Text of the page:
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Browsing: Papers of John Adams, Volume 7


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Docno: ADMS-06-07-02-0005-0001

Author: Sartine, Antoine Raymond Jean Gualbert Gabriel de
Recipient: Franklin, Benjamin
Recipient: Lee, Arthur
Recipient: Adams, John
Recipient: First Joint Commission at Paris
Date: 1778-09-06

Gabriel de Sartine to the Commissioners

J'ay recu, Messieurs, la lettre que vous m'avez fait l'honneur de m'ecrire le 30 Aout derniere.1 J'ai envoyé a M. de Vergennes le Passeport necessaire au navire Angloise chargé de l'Echange des Prisonniers de l'Angleterre et des Etats-Unis,2 et je vais donner les ordres necessaires pour que vos Prisonniers Soient mieux Surveillés à Brest, jusqu'au Moment de l'Echange. J'ai l'honneur d'etre, avec un sincere Attachement, Messieurs, votre tres humble et tres obeissant serviteur.
[signed] De Sartine

Docno: ADMS-06-07-02-0005-0002

Author: Sartine, Antoine Raymond Jean Gualbert Gabriel de
Recipient: Franklin, Benjamin
Recipient: Lee, Arthur
Recipient: Adams, John
Recipient: First Joint Commission at Paris
Date: 1778-09-06

Gabriel de Sartine to Benjamin Franklin: A Translation

I have received, gentlemen, the letter that you did me the honor to write on 30 August.1 I have sent to M. de Vergennes the necessary passport for the British vessel charged with the exchange of the prisoners held by England and the United States,2 and shall give the necessary orders to ensure that your prisoners at Brest will be more closely watched until the moment of exchange. I have the honor to be, with sincere attachment, gentlemen, your very humble and very obedient servant.
[signed] De Sartine
1. Not printed, but see the Commissioners to Vergennes, 28 Aug., and note 7, and John Paul Jones to the Commissioners, 28 Aug., and note 1 (vol. 6:401–406).
2. Vergennes sent the passports to the Commissioners in a letter of 9 Sept. ( LbC , Adams Papers), in which he designated either Nantes or Lorient as the point of debarkation for the prisoners.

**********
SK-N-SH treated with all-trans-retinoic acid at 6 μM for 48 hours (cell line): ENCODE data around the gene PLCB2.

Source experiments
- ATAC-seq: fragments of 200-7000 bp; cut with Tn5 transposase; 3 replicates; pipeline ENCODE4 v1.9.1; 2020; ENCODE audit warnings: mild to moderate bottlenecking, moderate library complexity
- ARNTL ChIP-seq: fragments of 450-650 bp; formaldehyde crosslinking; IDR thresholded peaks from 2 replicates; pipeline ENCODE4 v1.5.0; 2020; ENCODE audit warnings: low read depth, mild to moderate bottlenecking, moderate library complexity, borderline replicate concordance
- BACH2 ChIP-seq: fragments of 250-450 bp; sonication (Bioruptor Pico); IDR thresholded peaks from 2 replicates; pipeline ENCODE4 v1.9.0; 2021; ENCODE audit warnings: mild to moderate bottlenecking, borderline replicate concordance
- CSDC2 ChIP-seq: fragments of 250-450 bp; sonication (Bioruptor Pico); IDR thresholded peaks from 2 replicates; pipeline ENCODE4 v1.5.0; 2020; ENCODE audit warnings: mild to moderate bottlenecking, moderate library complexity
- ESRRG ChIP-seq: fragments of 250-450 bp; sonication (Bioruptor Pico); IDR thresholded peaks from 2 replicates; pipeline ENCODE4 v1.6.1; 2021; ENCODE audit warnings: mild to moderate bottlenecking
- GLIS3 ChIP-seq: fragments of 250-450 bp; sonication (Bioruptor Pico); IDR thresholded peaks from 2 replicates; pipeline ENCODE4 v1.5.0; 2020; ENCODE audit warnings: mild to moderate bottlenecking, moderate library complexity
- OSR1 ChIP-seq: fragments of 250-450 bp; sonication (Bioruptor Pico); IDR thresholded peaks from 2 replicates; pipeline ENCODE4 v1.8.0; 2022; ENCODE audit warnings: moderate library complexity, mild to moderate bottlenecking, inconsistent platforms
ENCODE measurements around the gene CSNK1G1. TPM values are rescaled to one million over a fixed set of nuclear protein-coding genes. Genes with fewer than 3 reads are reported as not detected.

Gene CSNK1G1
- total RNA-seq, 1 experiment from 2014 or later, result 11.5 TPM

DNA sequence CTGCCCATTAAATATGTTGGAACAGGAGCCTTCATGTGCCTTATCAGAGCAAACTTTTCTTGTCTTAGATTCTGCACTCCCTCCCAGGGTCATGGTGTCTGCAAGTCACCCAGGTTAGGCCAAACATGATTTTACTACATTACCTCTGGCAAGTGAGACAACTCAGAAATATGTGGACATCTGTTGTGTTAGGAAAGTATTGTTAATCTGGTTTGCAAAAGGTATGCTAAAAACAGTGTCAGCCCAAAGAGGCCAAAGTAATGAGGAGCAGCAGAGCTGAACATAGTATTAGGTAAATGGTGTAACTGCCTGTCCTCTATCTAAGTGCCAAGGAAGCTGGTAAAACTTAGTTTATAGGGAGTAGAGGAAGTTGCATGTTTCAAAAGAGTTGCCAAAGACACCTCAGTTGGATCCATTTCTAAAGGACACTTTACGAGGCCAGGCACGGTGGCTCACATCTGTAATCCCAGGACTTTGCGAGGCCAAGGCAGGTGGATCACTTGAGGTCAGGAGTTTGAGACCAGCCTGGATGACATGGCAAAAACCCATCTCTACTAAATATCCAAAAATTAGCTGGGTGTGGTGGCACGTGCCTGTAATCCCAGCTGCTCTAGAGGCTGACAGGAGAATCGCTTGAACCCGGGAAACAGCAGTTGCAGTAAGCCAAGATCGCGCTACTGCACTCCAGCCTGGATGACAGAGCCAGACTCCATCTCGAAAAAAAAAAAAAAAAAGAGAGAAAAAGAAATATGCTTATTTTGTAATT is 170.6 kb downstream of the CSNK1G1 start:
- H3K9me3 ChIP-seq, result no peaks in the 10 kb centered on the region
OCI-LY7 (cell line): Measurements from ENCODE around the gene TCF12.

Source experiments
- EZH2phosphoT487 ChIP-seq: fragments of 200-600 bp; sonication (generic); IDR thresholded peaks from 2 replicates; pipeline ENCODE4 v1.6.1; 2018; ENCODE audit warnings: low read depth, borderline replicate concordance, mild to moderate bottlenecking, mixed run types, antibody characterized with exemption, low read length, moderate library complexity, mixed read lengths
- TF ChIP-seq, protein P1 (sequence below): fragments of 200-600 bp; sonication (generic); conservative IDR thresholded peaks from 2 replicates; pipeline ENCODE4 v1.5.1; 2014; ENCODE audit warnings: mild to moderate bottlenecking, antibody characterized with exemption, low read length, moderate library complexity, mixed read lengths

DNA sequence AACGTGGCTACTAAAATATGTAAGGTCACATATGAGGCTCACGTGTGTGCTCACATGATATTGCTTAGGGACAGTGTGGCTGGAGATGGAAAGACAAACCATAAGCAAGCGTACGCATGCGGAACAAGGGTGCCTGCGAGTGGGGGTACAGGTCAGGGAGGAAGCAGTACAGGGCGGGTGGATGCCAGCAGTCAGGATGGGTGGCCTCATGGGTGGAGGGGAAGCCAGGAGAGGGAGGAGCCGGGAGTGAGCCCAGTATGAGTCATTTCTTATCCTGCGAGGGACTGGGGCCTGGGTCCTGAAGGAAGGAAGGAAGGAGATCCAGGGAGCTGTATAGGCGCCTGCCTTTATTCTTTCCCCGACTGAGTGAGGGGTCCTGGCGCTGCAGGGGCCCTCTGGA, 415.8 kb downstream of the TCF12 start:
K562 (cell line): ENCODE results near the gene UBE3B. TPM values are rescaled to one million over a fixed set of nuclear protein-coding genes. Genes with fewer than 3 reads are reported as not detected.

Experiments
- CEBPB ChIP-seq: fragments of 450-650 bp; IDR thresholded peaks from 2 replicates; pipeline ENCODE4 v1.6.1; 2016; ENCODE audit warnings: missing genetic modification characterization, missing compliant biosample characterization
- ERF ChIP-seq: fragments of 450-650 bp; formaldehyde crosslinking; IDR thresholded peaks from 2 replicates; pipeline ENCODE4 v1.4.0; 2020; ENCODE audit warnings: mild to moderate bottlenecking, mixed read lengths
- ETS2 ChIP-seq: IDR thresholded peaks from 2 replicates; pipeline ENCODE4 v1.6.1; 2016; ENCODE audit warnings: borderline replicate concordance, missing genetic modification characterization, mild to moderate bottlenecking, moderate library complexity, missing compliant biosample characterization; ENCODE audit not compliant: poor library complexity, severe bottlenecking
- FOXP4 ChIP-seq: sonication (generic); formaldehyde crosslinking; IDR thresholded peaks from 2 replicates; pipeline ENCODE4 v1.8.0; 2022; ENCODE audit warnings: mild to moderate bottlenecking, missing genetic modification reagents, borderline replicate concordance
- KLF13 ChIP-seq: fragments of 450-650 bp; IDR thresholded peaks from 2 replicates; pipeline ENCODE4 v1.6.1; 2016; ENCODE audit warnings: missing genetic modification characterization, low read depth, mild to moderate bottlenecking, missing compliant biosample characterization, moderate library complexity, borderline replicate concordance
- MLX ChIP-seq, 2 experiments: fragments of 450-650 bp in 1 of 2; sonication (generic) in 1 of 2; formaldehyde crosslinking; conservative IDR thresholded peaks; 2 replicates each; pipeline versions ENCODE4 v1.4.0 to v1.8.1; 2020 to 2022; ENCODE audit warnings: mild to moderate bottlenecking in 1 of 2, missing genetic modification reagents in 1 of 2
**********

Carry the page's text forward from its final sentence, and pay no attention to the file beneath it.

Docno: ADMS-06-07-02-0006

Author: Adams, John
Recipient: Laurens, Henry
Recipient: President of Congress
Date: 1778-09-07

To the President of the Congress

[salute] Sir

I have the Honour to inclose to congress, all the News Papers, I have by me. Enough to shew that We have nothing very important here, at present.
The French and British Fleets are again at Sea and We hourly expect Intelligence of a Second Battle. But our Expectations from America are still more interesting and anxious, having nothing from thence, since the 3d of July, except what is contained in the English Gazette.
Events have probably already passed in America, altho not yet known in Europe, which will determine the great Question, whether We shall have a long War or a short one.
The Eyes of all Europe are fixed upon Spain, whose Armaments by { 9 } Sea and Land are vastly expensive and extreamly formidable, but whose Designs are a profound, impenetrable secret. Time however will discover them.
In the mean Time however, We have the Satisfaction to be sure they are not inimical to America. For this We have the Word of a King,1 Signified by his Ministers: a King who they say never broke his Word, but on the Contrary has given many Striking Proofs of a Sacred Regard to it. I have the Honour to be, with the Strongest sentiments of Esteem and Respect, sir your most obedient and most humble servant.
[signed] John Adams
RC (PCC, No. 84, I, f. 13); docketed: “Letter from J. Adams Passy Septr. 7th. 1778 read March 9.”
1. That is, Louis XVI.